Knowledge for a sustainable world


With deep sadness, we mark the passing of Her Majesty Queen Elizabeth II.

We all know that eating fruit keeps us healthy, but often there’s a very small window of opportunity to eat the contents of our fruitbowl when it’s at its best. All too often fruit from the supermarket is either unripe, or about to go off. NRI’s Professor Debbie Rees was asked by Channel 5’s consumer show, “Secrets of your supermarket shop”, to explain how we can choose and store our fruit to get the most out of it.

Yams look similar to sweet potatoes – they both grow herbaceous vines and produce edible tubers. Their taste, however, is quite different – yams are starchier and more potato-like whereas sweet potatoes are sweeter with a creamy texture. In West Africa, yam (Dioscorea spp.) is a preferred staple food for over 300 million people where the crop is prepared in different ways to make a variety of dishes.

Despite progress in many aspects of global development over recent decades, 690 million people experienced hunger in 2020. Degradation of our natural resources – land, water, forests, and biodiversity – continues at alarming rates. The food supply chain faces a series of global issues concerning sustainability, safety and innovation.

The name ‘Steve Belmain’, Professor of Ecology at NRI, is synonymous with rats, mice and any rodent that is a serious pest capable of destroying crops, contaminating food, damaging infrastructure, and transmitting dangerous diseases to people and animals. For over 20 years, Prof Belmain has been carrying out research on the biology and behaviour of dangerous rodent pests, and providing advice, training and guidance on the sustainable management of rodents to a number of intergovernmental organisms and national governments where rodent pests are a severe problem.

A temporary reprieve from the recent heatwaves meant that the graduation ceremony held at Rochester Cathedral in Kent on Thursday 28th July was a pleasant and temperate affair. Friends and families of the NRI graduates filed into the pews to watch the ceremony in the cool grandeur of the ancient edifice.

Professor Delia Grace Randolph, Professor of Food Safety Systems at NRI, has been awarded the Peter Ellis award for ‘exceptional contributions to veterinary epidemiology’. Delia was presented with this prestigious award in Halifax, Canada during the ISVEE – the International Symposium of Veterinary Epidemiology and Economics – which meets every three years.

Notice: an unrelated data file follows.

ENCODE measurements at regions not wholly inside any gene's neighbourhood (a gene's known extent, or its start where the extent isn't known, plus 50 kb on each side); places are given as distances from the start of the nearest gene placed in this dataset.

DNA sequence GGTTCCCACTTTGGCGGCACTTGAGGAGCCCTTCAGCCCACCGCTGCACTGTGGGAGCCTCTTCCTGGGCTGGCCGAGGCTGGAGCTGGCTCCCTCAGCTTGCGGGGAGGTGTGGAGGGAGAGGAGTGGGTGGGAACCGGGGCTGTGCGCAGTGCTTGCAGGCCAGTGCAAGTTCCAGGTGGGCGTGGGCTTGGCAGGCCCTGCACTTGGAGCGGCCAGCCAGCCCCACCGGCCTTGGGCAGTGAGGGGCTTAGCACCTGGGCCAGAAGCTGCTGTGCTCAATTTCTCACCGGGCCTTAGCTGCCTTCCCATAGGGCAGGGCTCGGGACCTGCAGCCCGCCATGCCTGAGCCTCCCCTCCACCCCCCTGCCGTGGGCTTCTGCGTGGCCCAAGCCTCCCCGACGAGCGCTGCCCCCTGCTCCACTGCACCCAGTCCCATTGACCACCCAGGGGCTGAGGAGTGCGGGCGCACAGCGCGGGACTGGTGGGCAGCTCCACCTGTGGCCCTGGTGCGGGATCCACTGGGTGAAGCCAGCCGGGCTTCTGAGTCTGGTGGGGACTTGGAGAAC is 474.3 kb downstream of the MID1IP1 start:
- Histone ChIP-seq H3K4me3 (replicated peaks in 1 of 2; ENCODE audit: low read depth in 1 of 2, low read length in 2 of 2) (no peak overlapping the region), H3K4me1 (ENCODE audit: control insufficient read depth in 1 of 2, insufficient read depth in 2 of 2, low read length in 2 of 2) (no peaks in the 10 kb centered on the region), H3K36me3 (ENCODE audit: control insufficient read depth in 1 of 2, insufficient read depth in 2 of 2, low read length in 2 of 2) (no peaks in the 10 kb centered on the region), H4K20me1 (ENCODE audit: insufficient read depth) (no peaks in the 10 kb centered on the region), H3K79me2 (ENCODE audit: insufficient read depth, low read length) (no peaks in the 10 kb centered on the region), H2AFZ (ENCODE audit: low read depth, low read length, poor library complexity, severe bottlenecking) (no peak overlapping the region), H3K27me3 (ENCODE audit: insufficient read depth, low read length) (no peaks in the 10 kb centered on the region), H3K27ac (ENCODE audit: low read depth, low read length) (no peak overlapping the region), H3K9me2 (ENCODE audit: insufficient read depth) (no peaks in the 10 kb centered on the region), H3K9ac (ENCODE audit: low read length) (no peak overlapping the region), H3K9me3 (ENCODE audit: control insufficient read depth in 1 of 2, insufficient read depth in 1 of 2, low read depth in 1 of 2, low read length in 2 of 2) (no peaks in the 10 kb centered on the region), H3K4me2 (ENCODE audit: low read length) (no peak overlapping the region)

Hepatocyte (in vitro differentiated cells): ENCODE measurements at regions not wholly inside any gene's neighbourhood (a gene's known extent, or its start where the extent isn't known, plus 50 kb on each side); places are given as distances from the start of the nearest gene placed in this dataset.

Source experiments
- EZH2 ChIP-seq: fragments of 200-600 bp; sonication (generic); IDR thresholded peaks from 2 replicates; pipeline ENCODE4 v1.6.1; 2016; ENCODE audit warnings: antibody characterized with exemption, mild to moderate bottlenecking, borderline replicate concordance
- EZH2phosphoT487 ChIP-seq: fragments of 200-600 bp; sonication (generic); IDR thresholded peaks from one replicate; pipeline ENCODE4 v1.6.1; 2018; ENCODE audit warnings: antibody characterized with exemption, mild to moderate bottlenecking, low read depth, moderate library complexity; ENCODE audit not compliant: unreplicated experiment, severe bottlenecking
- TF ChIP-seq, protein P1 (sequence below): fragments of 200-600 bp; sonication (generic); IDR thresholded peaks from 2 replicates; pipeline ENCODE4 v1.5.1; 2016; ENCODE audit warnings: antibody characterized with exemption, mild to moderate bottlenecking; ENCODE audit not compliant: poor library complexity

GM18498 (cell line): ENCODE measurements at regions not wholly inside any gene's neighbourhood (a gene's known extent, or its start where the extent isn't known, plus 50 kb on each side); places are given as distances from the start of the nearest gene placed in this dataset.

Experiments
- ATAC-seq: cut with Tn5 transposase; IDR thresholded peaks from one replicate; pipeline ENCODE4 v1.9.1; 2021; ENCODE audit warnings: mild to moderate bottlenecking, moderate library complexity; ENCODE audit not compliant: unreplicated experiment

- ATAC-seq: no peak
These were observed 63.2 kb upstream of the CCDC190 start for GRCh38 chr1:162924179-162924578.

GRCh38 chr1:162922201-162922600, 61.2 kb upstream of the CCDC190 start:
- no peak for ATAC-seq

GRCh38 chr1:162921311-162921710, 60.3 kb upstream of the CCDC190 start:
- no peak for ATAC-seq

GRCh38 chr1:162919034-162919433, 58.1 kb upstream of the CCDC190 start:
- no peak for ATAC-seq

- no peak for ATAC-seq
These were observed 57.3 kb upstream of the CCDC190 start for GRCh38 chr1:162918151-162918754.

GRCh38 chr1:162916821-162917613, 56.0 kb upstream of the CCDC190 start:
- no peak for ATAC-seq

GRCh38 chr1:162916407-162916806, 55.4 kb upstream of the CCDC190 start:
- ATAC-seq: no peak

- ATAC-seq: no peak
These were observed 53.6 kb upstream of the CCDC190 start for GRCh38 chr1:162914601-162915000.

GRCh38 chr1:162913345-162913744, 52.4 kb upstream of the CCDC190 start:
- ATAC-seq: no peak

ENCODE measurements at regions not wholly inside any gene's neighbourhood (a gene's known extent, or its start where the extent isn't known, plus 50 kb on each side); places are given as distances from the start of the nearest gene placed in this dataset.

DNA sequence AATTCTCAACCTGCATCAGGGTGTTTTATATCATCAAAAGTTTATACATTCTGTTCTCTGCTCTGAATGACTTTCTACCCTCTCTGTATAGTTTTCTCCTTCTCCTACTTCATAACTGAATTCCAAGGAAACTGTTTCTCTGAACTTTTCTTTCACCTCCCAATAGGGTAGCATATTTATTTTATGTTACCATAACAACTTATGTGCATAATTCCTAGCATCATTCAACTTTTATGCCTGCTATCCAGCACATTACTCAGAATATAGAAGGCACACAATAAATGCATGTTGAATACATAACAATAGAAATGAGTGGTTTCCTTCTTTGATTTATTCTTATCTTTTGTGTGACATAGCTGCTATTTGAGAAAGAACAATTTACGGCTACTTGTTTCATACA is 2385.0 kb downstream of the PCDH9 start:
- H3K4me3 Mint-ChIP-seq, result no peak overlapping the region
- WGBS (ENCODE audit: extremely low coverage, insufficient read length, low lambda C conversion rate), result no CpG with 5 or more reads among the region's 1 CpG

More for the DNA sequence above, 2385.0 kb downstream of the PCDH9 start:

One of the biggest challenges in relation to food is managing loss and waste, not just in homes, but throughout the food system from pre-production to consumption. In August, Kew Gardens hosted a panel discussion as part of its ‘Food Forever’ series of evening talks, on how food loss and waste relates to the way we live in the 21st century, and what can be done to combat it.

It is estimated that 10% of the world’s population rely on cassava as a staple food. Cassava is one of the world’s most versatile crops, with uses for both food and industry –for example, it can be used to make animal feed, ethanol, or adhesives. As a food, although cassava is probably the most energy-dense of all staples, it is lacking in micronutrients.

Like many endangered species worldwide, orangutan populations are facing multiple threats from habitat loss, poaching and illegal trade. Conflicts with humans also arise, as competition between the two species increases due to the shrinking of land and natural resources.

Over the last 15 years, there has been a significant expansion of private-sector agricultural investments in low- and middle-income countries. Too often, such investments have led to dispossessions, forced resettlements, lost livelihoods and human rights abuses for smallholders and local communities, with few real beneficiaries.

Gender equity may not immediately come to mind when thinking about crop breeding. However, the influence of gender roles and social relationships on crop breeding is considerable, particularly with root, tuber and banana (RTB) crops which are vital for people’s food and income across sub-Saharan Africa.